How To Soldier On Amidst Criticism

When you decide to broadcast your life publicly – on the internet and in books – it comes at a price. While most of the attention I garner is preciously positive, some of it stings like the dickens.

This is relatively new for me. Prior to launching Owning Pink in 2009, I pretty much lived under the radar, and as a model student, well-behaved doctor, and keeper of secrets, I didnít face much criticism. That all changed when I decided to live my life out loud, let my freak flag fly, and broadcast my triumphs and trials on the internet.

As it turns out, some people arenít so thrilled about having a doctor out there talking about self-healing or a professional sharing deets about her sex life or a woman ranting from rooftops about what she believes is true.† Some people would like to put a muzzle on me, send me back to managed care medicine, or strap me into an apron and ship me off to finishing school.

Some people must think that if they criticize me, maybe Iíll change how I live my life. Clearly, these people donít know me at allÖ

In the process, Iíve learned two critical lessons, without which I wouldnít be able to do what I do.

Number 1: The praise isnít personal.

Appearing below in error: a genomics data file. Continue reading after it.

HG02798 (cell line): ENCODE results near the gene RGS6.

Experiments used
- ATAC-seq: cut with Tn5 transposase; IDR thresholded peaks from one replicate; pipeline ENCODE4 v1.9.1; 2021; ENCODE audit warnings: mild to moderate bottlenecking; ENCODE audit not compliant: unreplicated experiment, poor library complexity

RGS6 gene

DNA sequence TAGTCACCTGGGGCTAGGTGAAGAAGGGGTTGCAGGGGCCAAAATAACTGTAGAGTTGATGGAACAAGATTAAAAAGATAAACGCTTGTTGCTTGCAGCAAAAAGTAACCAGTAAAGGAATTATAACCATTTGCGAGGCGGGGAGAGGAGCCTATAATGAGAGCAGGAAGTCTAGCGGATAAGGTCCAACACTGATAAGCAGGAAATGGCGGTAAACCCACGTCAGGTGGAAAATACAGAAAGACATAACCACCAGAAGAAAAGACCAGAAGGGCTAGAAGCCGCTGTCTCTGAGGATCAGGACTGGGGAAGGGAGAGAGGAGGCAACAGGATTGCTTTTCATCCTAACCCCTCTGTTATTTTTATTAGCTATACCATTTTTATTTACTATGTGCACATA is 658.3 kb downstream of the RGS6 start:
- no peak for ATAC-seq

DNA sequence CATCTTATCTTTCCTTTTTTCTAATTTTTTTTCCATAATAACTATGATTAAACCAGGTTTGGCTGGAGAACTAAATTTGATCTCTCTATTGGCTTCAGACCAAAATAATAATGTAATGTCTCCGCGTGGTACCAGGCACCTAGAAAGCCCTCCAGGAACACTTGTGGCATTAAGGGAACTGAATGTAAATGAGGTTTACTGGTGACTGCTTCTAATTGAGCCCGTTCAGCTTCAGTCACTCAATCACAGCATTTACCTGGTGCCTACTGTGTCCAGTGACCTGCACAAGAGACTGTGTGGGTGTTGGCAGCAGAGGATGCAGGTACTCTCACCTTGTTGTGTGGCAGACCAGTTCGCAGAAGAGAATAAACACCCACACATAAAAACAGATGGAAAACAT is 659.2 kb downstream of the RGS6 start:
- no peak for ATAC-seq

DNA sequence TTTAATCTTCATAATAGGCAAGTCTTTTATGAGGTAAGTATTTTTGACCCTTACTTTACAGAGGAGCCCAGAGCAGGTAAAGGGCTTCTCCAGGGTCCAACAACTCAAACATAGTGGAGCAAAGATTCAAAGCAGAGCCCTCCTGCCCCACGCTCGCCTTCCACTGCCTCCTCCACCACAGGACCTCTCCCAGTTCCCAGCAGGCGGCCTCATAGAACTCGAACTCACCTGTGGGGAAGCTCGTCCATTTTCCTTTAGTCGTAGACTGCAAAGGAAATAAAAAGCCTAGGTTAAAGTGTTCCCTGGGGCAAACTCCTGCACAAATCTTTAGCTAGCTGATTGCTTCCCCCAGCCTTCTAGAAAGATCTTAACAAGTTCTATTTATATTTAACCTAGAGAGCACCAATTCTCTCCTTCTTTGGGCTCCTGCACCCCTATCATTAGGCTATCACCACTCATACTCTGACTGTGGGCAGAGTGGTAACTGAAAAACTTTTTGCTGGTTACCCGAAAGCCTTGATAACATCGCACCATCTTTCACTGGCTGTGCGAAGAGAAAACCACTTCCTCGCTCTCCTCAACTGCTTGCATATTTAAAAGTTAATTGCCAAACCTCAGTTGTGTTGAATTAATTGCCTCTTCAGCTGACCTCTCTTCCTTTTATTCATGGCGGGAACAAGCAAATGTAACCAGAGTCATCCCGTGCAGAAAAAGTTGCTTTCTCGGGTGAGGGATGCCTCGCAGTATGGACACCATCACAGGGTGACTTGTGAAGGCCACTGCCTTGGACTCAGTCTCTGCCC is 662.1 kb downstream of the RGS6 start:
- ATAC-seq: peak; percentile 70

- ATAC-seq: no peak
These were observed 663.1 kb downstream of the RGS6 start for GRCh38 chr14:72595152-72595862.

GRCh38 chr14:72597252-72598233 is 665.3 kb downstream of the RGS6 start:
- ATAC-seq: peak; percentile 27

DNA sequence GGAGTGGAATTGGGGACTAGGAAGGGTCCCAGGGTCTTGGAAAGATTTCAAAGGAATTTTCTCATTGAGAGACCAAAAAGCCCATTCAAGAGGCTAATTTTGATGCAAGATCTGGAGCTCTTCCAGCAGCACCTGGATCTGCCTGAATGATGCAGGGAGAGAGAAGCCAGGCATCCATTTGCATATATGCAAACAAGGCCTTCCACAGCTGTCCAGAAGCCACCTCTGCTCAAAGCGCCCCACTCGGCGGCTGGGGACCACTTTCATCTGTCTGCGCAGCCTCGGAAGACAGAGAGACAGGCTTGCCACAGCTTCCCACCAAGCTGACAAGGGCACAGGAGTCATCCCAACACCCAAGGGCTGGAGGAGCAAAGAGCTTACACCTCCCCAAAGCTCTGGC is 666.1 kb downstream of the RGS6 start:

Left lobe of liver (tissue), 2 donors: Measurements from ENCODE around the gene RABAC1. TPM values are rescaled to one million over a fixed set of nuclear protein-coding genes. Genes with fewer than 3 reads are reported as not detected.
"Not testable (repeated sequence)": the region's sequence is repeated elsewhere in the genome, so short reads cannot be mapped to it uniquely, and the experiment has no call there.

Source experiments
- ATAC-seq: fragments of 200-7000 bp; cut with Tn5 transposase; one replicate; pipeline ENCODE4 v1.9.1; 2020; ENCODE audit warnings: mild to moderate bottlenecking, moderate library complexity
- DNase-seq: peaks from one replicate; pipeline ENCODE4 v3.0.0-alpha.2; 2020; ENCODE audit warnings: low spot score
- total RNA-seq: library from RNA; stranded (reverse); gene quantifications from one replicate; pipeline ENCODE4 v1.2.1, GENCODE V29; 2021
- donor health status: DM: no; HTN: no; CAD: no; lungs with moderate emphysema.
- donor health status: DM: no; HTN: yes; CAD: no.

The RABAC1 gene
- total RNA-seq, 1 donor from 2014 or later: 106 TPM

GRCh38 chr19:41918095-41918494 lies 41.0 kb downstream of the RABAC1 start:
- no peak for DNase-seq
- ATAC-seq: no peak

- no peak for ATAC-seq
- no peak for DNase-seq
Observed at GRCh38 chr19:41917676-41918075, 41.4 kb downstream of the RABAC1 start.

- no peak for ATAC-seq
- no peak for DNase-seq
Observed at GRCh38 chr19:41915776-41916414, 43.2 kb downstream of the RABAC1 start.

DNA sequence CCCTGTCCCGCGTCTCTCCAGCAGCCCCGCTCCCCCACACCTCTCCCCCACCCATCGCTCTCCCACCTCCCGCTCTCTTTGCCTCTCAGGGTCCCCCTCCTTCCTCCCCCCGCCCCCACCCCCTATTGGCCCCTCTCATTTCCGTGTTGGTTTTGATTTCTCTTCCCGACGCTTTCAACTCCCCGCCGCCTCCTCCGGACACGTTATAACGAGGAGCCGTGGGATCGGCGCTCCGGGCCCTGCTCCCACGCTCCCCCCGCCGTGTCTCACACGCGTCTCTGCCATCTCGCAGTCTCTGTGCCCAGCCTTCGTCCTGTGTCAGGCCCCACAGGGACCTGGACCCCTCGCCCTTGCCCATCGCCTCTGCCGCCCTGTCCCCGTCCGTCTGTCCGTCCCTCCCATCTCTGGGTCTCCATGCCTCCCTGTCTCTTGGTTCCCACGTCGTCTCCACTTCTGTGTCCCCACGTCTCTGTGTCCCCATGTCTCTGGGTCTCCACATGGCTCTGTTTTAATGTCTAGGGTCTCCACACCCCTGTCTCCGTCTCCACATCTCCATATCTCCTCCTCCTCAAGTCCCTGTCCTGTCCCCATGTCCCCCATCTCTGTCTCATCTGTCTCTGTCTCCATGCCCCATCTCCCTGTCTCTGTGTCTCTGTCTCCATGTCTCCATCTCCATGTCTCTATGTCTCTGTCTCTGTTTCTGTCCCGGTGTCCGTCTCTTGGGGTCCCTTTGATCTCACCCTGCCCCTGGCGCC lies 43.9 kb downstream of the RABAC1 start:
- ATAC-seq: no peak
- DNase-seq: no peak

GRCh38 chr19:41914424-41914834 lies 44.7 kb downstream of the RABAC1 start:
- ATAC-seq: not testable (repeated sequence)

When people gush about how awesome I am, how much Iíve helped them heal, what a fabulous writer I am, how Iíve inspired them, and so forth, itís really not about me. Iím just a mirror for how awesome THEY are and theyíre unduly giving me credit.

Number 2: Neither is the criticism.

Similarly, when people lash out with their razor-sharp words, I know itís not about me either. Once again, theyíre seeing something about themselves in the mirror I hold up that isnít so pretty, and instead of facing up to what they donít like about themselves, they cut me down.

When Youíre Selective About What You Believe

If you believe all the good stuff, you wind up becoming a narcissistic diva who eats only green M&Ms and insists that her silk sheets get changed daily.† And if you let the bad stuff get under your skin, youíll end up sniveling into your handkerchief until you finally pull back from putting yourself out there in order to protect your ever-thinning and bleeding skin. Itís impossible to stay grounded, compassionate, loving, and kind when youíre a demanding diva-from-hell, and itís impossible to retain a healthy sense of self-esteem if you internalize the criticism.

You canít pick and choose what you believe about what others think of you. If youíre going to be influenced by those who believe youíre the next coming of Christ, youíre also gonna have to accept that youíve got little red horns and a pitchfork. When you let others mold your opinion of yourself, youíre giving away your power and consequently dimming your own light.

So How Do You Stay Sane?

To stay sane amidst the praise and the criticism, you must tap into what I call your†Inner Pilot Light, that always sparkly, never extinguished, 100% authentic, inner healer within you who doesnít take any shit but is also your biggest fan.

Basically, I think Iím pretty cool. Sure, I have my growth edges, and Iím pretty self-aware about my weaknesses. I try to improve the parts of me that are a work in progress, but Iím also my own biggest cheerleader, I hug myself often, and I have total faith that I will always land butter side up.